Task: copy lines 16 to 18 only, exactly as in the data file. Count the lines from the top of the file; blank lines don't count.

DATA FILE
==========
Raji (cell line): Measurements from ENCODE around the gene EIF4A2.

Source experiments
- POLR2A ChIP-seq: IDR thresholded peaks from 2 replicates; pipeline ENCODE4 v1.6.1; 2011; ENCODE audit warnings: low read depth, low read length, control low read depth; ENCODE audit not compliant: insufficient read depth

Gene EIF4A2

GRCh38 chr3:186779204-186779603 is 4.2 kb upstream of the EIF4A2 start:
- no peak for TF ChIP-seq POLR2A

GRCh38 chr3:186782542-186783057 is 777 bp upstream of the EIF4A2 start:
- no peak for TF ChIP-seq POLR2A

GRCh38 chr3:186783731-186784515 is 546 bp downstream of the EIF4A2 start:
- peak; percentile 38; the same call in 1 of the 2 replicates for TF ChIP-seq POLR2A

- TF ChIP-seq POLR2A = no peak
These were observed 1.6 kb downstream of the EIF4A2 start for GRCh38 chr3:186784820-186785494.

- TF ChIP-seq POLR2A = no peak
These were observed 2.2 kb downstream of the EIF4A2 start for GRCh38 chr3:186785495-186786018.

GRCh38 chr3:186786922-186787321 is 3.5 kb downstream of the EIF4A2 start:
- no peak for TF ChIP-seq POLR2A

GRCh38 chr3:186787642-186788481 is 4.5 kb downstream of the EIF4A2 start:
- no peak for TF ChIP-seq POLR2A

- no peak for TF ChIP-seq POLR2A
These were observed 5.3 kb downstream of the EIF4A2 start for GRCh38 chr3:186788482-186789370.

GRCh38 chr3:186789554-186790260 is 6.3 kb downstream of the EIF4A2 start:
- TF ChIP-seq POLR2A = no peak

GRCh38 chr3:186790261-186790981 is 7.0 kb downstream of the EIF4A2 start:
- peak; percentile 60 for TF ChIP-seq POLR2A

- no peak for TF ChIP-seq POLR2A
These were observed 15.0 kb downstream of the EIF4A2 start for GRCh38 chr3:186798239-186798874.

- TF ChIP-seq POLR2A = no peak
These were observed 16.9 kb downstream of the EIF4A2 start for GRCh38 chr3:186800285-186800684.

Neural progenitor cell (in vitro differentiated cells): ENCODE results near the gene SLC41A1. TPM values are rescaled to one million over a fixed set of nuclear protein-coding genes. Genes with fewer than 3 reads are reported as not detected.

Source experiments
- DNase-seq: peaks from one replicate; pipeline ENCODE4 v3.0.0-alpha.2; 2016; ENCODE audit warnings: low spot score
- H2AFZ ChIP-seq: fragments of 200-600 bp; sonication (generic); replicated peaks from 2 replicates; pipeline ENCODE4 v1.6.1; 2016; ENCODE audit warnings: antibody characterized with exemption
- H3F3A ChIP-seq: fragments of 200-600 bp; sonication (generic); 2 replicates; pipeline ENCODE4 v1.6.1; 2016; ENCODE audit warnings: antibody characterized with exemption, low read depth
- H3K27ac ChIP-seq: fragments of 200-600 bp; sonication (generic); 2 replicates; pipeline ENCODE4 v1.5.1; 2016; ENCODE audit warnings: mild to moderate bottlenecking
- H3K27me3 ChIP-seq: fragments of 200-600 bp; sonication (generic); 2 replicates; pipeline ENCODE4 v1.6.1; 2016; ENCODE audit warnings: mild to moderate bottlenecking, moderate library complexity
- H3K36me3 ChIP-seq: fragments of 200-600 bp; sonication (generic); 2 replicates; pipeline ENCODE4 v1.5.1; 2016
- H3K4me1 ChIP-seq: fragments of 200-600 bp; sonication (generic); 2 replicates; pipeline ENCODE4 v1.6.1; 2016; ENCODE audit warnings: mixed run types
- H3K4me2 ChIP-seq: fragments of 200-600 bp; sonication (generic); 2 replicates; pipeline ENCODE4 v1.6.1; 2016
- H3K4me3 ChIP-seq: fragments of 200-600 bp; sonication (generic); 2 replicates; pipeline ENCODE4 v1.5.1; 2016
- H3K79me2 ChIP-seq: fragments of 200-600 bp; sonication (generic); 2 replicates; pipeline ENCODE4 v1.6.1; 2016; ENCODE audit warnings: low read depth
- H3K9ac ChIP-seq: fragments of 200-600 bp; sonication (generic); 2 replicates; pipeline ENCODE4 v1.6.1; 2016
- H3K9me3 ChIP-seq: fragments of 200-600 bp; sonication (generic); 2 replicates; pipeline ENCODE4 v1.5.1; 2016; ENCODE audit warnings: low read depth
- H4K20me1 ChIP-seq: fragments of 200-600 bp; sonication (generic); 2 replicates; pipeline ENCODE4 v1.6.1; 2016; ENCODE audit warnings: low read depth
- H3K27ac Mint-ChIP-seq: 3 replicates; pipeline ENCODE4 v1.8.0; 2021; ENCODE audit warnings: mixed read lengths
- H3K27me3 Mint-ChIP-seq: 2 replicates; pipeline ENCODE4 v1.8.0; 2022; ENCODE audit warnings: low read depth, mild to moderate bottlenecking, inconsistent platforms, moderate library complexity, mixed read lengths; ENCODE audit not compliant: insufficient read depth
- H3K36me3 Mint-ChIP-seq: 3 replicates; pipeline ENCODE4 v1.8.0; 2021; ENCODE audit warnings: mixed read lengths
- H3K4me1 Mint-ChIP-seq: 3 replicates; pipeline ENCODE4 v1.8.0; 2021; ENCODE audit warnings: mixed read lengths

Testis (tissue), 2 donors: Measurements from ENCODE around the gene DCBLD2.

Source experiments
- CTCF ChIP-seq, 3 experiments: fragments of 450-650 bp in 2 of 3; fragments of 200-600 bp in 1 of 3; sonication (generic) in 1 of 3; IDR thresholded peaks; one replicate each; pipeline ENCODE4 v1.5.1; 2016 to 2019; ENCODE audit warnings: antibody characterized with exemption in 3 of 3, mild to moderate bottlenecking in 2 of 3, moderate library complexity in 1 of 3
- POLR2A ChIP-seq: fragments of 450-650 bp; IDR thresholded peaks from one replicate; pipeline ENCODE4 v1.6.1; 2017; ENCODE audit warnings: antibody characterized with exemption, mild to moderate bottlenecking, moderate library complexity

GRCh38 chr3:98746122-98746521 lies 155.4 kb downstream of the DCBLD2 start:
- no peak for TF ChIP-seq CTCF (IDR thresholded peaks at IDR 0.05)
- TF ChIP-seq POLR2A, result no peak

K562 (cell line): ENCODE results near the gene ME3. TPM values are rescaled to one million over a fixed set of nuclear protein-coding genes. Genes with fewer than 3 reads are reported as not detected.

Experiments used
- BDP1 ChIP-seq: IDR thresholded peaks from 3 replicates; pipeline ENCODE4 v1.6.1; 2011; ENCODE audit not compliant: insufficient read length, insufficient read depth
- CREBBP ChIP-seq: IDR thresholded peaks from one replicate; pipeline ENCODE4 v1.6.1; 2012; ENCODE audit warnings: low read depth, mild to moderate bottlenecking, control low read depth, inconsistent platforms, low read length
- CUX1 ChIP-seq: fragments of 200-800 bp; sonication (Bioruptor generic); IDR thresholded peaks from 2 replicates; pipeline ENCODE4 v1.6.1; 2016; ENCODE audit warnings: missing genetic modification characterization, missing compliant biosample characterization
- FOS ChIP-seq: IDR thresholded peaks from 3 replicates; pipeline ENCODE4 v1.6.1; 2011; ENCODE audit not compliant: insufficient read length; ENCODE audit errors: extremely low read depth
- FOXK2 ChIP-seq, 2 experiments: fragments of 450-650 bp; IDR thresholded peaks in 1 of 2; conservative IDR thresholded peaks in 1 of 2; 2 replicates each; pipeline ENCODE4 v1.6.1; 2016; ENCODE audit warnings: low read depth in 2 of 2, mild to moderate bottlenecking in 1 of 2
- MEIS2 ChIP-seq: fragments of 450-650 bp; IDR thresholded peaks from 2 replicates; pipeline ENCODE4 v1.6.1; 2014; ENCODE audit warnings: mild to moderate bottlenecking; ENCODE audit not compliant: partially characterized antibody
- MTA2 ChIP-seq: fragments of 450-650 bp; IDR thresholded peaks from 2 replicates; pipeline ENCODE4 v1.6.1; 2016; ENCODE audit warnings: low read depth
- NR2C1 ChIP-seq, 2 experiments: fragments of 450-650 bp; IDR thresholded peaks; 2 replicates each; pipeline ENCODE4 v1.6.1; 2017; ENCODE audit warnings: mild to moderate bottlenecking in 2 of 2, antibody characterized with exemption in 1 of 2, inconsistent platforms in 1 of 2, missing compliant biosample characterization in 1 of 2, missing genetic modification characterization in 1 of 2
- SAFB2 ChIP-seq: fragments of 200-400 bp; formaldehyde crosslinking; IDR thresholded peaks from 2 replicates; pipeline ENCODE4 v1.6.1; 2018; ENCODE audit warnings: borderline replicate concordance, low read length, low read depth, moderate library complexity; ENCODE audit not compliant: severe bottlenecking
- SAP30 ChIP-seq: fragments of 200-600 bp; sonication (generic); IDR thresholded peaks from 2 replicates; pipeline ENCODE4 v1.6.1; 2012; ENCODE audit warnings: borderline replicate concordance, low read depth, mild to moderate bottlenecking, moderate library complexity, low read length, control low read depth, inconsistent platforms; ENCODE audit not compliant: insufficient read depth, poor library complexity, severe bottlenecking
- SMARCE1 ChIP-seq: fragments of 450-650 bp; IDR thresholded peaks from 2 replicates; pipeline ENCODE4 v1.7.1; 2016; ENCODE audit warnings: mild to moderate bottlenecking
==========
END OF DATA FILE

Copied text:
- no peak for TF ChIP-seq POLR2A

GRCh38 chr3:186787642-186788481 is 4.5 kb downstream of the EIF4A2 start:
- no peak for TF ChIP-seq POLR2A